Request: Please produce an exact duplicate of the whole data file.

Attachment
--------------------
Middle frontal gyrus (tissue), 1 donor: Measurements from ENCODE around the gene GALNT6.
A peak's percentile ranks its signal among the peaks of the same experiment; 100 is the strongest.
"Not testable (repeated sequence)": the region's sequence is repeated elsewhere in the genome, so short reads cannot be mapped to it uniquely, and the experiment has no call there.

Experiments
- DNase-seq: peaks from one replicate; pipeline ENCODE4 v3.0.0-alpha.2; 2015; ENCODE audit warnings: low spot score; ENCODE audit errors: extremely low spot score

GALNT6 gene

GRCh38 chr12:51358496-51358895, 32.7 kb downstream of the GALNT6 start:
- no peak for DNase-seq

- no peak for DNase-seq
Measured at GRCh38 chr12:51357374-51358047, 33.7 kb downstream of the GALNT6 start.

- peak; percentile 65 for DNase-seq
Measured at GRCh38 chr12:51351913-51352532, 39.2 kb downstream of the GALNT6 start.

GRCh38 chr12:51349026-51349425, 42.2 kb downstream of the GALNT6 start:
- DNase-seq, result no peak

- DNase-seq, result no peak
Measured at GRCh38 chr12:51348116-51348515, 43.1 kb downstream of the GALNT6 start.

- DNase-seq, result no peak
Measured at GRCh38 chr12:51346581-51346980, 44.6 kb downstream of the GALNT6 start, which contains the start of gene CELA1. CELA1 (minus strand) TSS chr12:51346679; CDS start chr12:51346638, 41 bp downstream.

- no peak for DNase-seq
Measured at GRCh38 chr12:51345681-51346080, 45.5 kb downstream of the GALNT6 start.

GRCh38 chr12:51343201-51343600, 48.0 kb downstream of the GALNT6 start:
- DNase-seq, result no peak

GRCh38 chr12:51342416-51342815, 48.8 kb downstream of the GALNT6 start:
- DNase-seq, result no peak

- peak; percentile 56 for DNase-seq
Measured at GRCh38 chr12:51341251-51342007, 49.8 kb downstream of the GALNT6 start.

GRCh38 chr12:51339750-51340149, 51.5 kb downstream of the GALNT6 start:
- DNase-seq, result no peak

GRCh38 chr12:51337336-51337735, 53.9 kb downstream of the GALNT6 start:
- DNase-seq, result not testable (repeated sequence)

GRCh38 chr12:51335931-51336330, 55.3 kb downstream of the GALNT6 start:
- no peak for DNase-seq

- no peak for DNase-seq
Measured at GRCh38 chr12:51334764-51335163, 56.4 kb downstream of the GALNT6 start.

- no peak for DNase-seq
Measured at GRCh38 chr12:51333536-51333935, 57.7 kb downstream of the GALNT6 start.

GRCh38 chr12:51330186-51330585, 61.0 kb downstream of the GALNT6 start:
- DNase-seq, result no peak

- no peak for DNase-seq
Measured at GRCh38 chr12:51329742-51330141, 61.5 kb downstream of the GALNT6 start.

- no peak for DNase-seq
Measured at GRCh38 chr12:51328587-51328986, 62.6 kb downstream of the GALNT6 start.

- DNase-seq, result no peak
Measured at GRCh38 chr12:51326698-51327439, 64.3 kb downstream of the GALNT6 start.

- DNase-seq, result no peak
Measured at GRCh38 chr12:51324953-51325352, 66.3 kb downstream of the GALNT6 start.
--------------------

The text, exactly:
Middle frontal gyrus (tissue), 1 donor: Measurements from ENCODE around the gene GALNT6.
A peak's percentile ranks its signal among the peaks of the same experiment; 100 is the strongest.
"Not testable (repeated sequence)": the region's sequence is repeated elsewhere in the genome, so short reads cannot be mapped to it uniquely, and the experiment has no call there.

Experiments
- DNase-seq: peaks from one replicate; pipeline ENCODE4 v3.0.0-alpha.2; 2015; ENCODE audit warnings: low spot score; ENCODE audit errors: extremely low spot score

GALNT6 gene

GRCh38 chr12:51358496-51358895, 32.7 kb downstream of the GALNT6 start:
- no peak for DNase-seq

- no peak for DNase-seq
Measured at GRCh38 chr12:51357374-51358047, 33.7 kb downstream of the GALNT6 start.

- peak; percentile 65 for DNase-seq
Measured at GRCh38 chr12:51351913-51352532, 39.2 kb downstream of the GALNT6 start.

GRCh38 chr12:51349026-51349425, 42.2 kb downstream of the GALNT6 start:
- DNase-seq, result no peak

- DNase-seq, result no peak
Measured at GRCh38 chr12:51348116-51348515, 43.1 kb downstream of the GALNT6 start.

- DNase-seq, result no peak
Measured at GRCh38 chr12:51346581-51346980, 44.6 kb downstream of the GALNT6 start, which contains the start of gene CELA1. CELA1 (minus strand) TSS chr12:51346679; CDS start chr12:51346638, 41 bp downstream.

- no peak for DNase-seq
Measured at GRCh38 chr12:51345681-51346080, 45.5 kb downstream of the GALNT6 start.

GRCh38 chr12:51343201-51343600, 48.0 kb downstream of the GALNT6 start:
- DNase-seq, result no peak

GRCh38 chr12:51342416-51342815, 48.8 kb downstream of the GALNT6 start:
- DNase-seq, result no peak

- peak; percentile 56 for DNase-seq
Measured at GRCh38 chr12:51341251-51342007, 49.8 kb downstream of the GALNT6 start.

GRCh38 chr12:51339750-51340149, 51.5 kb downstream of the GALNT6 start:
- DNase-seq, result no peak

GRCh38 chr12:51337336-51337735, 53.9 kb downstream of the GALNT6 start:
- DNase-seq, result not testable (repeated sequence)

GRCh38 chr12:51335931-51336330, 55.3 kb downstream of the GALNT6 start:
- no peak for DNase-seq

- no peak for DNase-seq
Measured at GRCh38 chr12:51334764-51335163, 56.4 kb downstream of the GALNT6 start.

- no peak for DNase-seq
Measured at GRCh38 chr12:51333536-51333935, 57.7 kb downstream of the GALNT6 start.

GRCh38 chr12:51330186-51330585, 61.0 kb downstream of the GALNT6 start:
- DNase-seq, result no peak

- no peak for DNase-seq
Measured at GRCh38 chr12:51329742-51330141, 61.5 kb downstream of the GALNT6 start.

- no peak for DNase-seq
Measured at GRCh38 chr12:51328587-51328986, 62.6 kb downstream of the GALNT6 start.

- DNase-seq, result no peak
Measured at GRCh38 chr12:51326698-51327439, 64.3 kb downstream of the GALNT6 start.

- DNase-seq, result no peak
Measured at GRCh38 chr12:51324953-51325352, 66.3 kb downstream of the GALNT6 start.